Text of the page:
medwireNews: A randomised trial of children receiving treatment for thyrotoxicosis shows no difference in biochemical stability between block-and-replace and dose-titration strategies.
“This trial is the largest prospective study comparing the two [anti-thyroid drug] regimens […] that has ever been conducted in young people and is the first to provide level-1 evidence”, say the researchers.
All 81 patients recruited to the trial initially received carbimazole at a dose of 0.75 mg/kg per day, which the researchers explain “was expected to abolish endogenous thyroid hormone production in the majority of patients”.
Patients randomly assigned to the block-and-replace strategy received supplementary thyroid hormone as they became hypothyroid, whereas those assigned to undergo dose titration had their carbimazole dose reduced until they achieved euthyroid status.
Approximately 75% of the study participants were female and the majority were older than 10 years at diagnosis. They were seen every 4 weeks for the first 16 weeks, with visits becoming less frequent until they were seen every 3 months between week 26 and the end of year 3.
A total of 77 patients were included in the primary analysis – 39 from the block-and-replace group and 38 from the dose-titration group. During the study analysis period between month 6 and the end of year 3, the average percentage of thyroid-stimulating hormone measurements within the reference range (determined locally) was 60.2% for children in the block-and-replace group and 63.8% for those receiving dose titration, which was not significantly different.
Tim Cheetham (Royal Victoria Infirmary, Newcastle-upon-Tyne, UK) and co-researchers note that the trial was powered to detect a difference of at least 10% between the two regimens.
Statistically, their findings show “that the difference in favour of [block and replace] is no greater than 8% and that in favour of [dose titration] could be as large as 16%”, they write in the European Journal of Endocrinology.
There was also no evidence of any difference in the proportion of within-range free thyroxine measurements between the two groups.
The average carbimazole dose during the monitoring period was 0.61 versus 0.30 mg/kg in the block-and-replace versus dose-titration groups.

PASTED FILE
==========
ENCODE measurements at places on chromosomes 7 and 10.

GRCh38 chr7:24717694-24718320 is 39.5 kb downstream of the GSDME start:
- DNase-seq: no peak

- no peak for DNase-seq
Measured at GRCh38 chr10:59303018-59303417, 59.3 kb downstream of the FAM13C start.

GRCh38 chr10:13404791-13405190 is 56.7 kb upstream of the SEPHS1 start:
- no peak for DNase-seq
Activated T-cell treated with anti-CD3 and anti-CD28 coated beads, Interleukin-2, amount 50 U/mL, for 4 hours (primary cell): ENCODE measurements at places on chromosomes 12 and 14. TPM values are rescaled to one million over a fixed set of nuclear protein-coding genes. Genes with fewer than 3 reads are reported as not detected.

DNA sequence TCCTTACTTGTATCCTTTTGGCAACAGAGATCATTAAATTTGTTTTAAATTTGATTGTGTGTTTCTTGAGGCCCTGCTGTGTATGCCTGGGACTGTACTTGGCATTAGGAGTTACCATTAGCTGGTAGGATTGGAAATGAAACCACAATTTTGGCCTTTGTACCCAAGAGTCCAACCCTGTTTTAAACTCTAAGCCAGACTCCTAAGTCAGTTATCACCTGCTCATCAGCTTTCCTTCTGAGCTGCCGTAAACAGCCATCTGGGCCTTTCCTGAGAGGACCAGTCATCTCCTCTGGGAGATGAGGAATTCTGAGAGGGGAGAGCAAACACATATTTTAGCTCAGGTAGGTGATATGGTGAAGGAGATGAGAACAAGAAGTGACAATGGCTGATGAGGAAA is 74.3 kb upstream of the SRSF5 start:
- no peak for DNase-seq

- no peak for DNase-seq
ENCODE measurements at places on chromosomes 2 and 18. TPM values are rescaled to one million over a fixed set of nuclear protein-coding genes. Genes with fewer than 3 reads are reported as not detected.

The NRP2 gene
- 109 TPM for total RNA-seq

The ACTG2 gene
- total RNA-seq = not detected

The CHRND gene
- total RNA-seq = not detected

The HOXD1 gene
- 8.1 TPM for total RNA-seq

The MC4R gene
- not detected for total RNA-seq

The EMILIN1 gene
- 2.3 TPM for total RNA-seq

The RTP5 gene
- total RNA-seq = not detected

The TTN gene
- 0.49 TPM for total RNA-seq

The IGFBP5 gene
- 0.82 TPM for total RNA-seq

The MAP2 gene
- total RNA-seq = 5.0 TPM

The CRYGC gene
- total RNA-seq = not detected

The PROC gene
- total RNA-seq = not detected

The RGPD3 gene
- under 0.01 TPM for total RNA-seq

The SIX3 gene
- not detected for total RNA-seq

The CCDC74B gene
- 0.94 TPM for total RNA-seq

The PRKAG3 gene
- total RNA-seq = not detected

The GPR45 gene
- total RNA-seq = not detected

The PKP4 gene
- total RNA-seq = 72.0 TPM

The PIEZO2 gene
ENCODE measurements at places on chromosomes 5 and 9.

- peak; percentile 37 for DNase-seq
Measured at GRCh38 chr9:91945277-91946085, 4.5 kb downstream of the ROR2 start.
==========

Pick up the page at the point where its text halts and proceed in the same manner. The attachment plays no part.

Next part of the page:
There were 78 non-serious adverse events thought to be related or possibly related to treatment in the block-and-replace group, and 57 in the dose-titration group. There were three treatment-related serious adverse events in the block-and-replace group, all of which were neutropenia. The two potentially related serious events in the dose-titration group involved fever with sore throat and hospital admission for excessive vomiting and headache.
The researchers note that these findings offer some support to American Thyroid Association recommendations to avoid block-and-replace due to the higher risk for side effects.
And they conclude that their study does not provide “any evidence to refute the current guidelines that recommend [dose titration] in most growing people with thyrotoxicosis.”
Commenting on the findings for medwireNews, Martin Savage (Barts and the London School of Medicine & Dentistry, UK) said that “this exhaustive study deserves congratulations due to its difficulty and its balanced conclusions.”
However, he also sounded a note of caution, observing that there was “no mention of therapeutic response in the context of the size of the goitre at initial presentation”, explaining that “clinical experience suggests that patients with large goitres respond more satisfactorily to a block and replacement strategy.”
In addition, Savage noted that “the speed of induction of remission is usually faster when block and replace is used.”
He therefore concluded that “it is likely that doubt will remain in the minds of many paediatric endocrinologists about which strategy is likely to induce greater stability to, as the authors rightly state, a challenging clinical problem.”
By Eleanor McDermid
medwireNews is an independent medical news service provided by Springer Healthcare Ltd. © 2020 Springer Healthcare Ltd, part of the Springer Nature Group
Eur J Endocrinol 2020; doi:10.1530/EJE-20-0617